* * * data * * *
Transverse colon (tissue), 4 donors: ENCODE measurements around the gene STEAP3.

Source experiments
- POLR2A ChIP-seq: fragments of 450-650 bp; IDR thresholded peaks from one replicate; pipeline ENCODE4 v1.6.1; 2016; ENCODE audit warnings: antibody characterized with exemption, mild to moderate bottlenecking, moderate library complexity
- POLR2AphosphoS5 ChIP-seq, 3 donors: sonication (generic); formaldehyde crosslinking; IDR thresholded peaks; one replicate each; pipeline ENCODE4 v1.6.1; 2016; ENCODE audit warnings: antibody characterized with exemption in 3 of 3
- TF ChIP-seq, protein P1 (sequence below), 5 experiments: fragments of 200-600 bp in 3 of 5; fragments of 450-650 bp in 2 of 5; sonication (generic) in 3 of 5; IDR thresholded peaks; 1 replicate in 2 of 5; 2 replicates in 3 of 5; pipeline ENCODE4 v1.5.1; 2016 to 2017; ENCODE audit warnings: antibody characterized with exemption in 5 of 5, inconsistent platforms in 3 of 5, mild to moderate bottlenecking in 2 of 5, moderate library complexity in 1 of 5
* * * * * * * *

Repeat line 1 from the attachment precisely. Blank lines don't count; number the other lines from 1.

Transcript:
Transverse colon (tissue), 4 donors: ENCODE measurements around the gene STEAP3.